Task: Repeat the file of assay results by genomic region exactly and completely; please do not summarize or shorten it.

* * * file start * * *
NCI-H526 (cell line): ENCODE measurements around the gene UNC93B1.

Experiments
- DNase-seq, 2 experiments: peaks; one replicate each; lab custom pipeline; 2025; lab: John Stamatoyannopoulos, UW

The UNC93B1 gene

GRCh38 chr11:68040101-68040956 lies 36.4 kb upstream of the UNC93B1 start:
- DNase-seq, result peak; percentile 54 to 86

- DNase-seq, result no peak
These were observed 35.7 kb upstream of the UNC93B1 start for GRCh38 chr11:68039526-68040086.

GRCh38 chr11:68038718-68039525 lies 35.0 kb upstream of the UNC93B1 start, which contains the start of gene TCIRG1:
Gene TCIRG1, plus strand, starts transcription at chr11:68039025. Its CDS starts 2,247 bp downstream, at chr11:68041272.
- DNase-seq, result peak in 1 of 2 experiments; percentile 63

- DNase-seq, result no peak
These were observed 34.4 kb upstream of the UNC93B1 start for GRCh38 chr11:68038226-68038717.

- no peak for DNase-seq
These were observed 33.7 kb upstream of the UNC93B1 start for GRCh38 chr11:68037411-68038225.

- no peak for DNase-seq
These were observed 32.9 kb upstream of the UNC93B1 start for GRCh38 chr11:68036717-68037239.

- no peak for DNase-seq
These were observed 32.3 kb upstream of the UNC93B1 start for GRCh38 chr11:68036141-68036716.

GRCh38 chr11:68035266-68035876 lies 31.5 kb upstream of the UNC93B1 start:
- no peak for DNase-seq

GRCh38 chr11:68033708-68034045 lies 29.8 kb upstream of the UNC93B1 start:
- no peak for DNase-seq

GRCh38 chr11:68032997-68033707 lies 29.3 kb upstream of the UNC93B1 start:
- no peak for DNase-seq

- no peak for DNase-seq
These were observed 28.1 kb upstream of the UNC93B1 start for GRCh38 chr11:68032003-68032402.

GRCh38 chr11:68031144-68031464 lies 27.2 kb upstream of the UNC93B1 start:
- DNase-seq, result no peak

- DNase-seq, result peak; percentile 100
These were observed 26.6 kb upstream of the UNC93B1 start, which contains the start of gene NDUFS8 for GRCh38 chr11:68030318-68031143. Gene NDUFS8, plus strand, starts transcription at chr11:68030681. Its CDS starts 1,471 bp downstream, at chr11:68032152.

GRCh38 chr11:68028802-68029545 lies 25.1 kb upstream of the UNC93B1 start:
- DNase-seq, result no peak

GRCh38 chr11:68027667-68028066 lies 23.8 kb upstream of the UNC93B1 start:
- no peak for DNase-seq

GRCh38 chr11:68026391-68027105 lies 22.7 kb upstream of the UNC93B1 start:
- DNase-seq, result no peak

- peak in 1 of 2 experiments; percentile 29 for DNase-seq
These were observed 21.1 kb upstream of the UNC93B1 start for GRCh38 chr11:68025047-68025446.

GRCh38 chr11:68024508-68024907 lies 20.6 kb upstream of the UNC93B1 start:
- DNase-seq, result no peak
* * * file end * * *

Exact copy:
NCI-H526 (cell line): ENCODE measurements around the gene UNC93B1.

Experiments
- DNase-seq, 2 experiments: peaks; one replicate each; lab custom pipeline; 2025; lab: John Stamatoyannopoulos, UW

The UNC93B1 gene

GRCh38 chr11:68040101-68040956 lies 36.4 kb upstream of the UNC93B1 start:
- DNase-seq, result peak; percentile 54 to 86

- DNase-seq, result no peak
These were observed 35.7 kb upstream of the UNC93B1 start for GRCh38 chr11:68039526-68040086.

GRCh38 chr11:68038718-68039525 lies 35.0 kb upstream of the UNC93B1 start, which contains the start of gene TCIRG1:
Gene TCIRG1, plus strand, starts transcription at chr11:68039025. Its CDS starts 2,247 bp downstream, at chr11:68041272.
- DNase-seq, result peak in 1 of 2 experiments; percentile 63

- DNase-seq, result no peak
These were observed 34.4 kb upstream of the UNC93B1 start for GRCh38 chr11:68038226-68038717.

- no peak for DNase-seq
These were observed 33.7 kb upstream of the UNC93B1 start for GRCh38 chr11:68037411-68038225.

- no peak for DNase-seq
These were observed 32.9 kb upstream of the UNC93B1 start for GRCh38 chr11:68036717-68037239.

- no peak for DNase-seq
These were observed 32.3 kb upstream of the UNC93B1 start for GRCh38 chr11:68036141-68036716.

GRCh38 chr11:68035266-68035876 lies 31.5 kb upstream of the UNC93B1 start:
- no peak for DNase-seq

GRCh38 chr11:68033708-68034045 lies 29.8 kb upstream of the UNC93B1 start:
- no peak for DNase-seq

GRCh38 chr11:68032997-68033707 lies 29.3 kb upstream of the UNC93B1 start:
- no peak for DNase-seq

- no peak for DNase-seq
These were observed 28.1 kb upstream of the UNC93B1 start for GRCh38 chr11:68032003-68032402.

GRCh38 chr11:68031144-68031464 lies 27.2 kb upstream of the UNC93B1 start:
- DNase-seq, result no peak

- DNase-seq, result peak; percentile 100
These were observed 26.6 kb upstream of the UNC93B1 start, which contains the start of gene NDUFS8 for GRCh38 chr11:68030318-68031143. Gene NDUFS8, plus strand, starts transcription at chr11:68030681. Its CDS starts 1,471 bp downstream, at chr11:68032152.

GRCh38 chr11:68028802-68029545 lies 25.1 kb upstream of the UNC93B1 start:
- DNase-seq, result no peak

GRCh38 chr11:68027667-68028066 lies 23.8 kb upstream of the UNC93B1 start:
- no peak for DNase-seq

GRCh38 chr11:68026391-68027105 lies 22.7 kb upstream of the UNC93B1 start:
- DNase-seq, result no peak

- peak in 1 of 2 experiments; percentile 29 for DNase-seq
These were observed 21.1 kb upstream of the UNC93B1 start for GRCh38 chr11:68025047-68025446.

GRCh38 chr11:68024508-68024907 lies 20.6 kb upstream of the UNC93B1 start:
- DNase-seq, result no peak